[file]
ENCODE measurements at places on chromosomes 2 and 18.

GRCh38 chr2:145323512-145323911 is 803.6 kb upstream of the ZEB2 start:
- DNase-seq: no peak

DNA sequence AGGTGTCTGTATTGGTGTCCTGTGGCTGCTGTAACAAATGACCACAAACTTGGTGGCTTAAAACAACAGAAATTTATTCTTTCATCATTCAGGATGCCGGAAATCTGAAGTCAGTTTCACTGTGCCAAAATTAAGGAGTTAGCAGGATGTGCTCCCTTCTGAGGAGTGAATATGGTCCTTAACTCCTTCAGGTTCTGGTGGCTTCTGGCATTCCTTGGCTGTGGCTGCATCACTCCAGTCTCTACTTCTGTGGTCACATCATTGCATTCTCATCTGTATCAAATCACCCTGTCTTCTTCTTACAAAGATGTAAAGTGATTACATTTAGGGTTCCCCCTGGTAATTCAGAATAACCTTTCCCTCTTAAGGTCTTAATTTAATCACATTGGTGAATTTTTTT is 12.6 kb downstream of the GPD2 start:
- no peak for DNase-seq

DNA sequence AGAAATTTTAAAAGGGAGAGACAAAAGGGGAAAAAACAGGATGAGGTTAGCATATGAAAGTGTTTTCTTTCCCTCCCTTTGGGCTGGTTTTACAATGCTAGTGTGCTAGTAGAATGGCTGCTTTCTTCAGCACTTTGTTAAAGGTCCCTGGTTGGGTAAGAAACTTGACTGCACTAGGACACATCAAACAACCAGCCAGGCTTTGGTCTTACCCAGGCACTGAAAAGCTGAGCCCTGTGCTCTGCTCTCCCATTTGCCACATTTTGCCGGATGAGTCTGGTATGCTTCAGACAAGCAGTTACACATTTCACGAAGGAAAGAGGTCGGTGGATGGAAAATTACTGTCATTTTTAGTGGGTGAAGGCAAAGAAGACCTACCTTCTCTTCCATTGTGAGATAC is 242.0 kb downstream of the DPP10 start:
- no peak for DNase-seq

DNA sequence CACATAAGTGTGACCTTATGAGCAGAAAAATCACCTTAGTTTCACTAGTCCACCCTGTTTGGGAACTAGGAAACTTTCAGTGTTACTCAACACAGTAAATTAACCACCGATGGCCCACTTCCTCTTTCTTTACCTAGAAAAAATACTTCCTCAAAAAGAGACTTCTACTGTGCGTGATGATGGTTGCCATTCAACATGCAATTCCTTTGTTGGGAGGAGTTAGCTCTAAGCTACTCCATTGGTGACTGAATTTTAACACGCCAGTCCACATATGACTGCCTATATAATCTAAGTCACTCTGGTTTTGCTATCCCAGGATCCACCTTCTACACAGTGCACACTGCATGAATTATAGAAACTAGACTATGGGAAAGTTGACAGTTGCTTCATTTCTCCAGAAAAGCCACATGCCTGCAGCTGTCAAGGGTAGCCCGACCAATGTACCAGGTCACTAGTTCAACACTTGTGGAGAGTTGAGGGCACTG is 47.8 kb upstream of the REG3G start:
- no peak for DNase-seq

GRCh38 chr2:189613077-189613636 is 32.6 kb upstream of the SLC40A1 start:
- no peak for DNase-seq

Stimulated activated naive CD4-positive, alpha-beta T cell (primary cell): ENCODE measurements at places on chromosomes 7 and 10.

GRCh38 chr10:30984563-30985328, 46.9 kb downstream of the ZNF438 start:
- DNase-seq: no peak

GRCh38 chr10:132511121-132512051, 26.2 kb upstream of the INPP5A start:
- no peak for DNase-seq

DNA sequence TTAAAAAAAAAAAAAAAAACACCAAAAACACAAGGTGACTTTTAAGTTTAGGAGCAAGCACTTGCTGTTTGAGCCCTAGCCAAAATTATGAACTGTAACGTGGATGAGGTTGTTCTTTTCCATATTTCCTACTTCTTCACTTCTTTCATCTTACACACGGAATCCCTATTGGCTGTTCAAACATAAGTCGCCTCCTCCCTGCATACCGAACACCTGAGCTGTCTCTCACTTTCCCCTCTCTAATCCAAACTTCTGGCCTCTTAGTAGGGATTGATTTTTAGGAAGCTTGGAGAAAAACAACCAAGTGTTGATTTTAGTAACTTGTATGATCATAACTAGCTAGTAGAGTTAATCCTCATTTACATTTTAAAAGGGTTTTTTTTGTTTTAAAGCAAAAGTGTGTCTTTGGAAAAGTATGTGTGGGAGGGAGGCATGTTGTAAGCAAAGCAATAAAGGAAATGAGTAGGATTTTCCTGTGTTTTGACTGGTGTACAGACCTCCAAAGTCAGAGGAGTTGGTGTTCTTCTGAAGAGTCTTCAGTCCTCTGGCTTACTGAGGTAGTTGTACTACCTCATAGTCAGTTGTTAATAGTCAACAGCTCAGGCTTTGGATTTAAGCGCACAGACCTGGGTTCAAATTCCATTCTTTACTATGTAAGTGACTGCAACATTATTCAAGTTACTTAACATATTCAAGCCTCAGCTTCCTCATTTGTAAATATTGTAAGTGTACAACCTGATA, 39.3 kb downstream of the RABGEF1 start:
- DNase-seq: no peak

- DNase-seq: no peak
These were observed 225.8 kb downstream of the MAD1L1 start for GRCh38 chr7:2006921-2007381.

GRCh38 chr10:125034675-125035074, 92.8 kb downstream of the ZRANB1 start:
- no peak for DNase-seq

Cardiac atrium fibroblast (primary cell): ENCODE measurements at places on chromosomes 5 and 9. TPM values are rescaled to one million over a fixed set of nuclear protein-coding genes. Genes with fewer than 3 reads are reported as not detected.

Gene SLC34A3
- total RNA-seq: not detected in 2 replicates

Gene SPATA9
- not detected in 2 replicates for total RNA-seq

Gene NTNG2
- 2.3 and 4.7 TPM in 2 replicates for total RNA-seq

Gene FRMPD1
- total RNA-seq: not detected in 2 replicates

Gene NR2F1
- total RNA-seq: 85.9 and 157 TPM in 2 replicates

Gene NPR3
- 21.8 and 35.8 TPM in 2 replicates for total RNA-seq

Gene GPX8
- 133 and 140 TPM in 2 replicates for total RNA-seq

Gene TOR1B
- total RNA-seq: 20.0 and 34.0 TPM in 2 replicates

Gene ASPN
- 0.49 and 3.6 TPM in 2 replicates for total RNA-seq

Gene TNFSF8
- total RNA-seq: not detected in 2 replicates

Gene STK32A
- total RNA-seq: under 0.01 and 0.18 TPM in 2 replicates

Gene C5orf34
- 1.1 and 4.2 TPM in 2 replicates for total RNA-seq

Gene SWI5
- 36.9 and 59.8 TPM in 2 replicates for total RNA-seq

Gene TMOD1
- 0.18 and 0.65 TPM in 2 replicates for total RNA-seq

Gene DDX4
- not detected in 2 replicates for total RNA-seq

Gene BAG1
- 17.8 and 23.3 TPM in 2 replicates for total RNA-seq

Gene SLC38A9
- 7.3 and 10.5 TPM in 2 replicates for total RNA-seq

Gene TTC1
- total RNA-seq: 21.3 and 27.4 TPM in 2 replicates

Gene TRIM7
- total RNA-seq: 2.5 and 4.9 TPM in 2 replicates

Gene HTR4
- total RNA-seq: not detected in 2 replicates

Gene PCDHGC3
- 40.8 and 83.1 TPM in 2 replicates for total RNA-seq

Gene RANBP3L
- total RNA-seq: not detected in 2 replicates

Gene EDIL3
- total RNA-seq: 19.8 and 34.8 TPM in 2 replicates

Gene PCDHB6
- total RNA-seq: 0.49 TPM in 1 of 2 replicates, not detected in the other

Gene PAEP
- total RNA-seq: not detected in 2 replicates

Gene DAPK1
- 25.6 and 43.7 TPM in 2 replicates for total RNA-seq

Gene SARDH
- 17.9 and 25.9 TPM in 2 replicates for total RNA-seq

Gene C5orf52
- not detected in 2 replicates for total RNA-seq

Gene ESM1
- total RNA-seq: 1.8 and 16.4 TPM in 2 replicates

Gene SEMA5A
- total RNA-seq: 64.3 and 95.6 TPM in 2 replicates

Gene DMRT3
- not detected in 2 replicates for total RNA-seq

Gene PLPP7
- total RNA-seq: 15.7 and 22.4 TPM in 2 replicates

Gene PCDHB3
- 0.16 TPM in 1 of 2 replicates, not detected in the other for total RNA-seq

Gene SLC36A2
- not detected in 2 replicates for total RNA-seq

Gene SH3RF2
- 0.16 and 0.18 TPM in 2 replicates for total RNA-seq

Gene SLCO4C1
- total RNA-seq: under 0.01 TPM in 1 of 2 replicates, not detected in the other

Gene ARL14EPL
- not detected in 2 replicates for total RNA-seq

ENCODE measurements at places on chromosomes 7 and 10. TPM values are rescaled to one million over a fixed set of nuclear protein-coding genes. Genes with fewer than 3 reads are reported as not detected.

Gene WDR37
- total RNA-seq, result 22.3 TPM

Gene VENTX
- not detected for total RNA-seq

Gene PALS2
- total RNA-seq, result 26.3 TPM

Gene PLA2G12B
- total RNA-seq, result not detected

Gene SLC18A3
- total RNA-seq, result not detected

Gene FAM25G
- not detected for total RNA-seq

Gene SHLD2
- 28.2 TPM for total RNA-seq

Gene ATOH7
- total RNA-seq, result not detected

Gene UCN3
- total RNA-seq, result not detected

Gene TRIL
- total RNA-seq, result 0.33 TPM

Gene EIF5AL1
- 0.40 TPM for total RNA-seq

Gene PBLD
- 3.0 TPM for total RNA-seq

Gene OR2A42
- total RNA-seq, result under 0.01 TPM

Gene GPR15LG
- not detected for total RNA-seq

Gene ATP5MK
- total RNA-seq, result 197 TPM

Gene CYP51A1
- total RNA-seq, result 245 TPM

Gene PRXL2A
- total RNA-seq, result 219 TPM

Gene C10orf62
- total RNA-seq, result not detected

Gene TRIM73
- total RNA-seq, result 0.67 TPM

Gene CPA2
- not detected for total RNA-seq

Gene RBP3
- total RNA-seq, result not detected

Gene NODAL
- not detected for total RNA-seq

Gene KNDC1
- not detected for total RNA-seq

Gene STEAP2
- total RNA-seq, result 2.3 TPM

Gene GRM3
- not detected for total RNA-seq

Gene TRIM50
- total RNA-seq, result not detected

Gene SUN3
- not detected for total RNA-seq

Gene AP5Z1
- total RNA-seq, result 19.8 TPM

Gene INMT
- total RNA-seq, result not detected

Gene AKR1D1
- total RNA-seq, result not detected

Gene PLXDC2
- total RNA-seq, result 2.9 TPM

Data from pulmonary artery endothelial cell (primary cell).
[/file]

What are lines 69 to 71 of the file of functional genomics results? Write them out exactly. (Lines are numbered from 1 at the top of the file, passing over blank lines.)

- total RNA-seq: 19.8 and 34.8 TPM in 2 replicates

Gene PCDHB6
- total RNA-seq: 0.49 TPM in 1 of 2 replicates, not detected in the other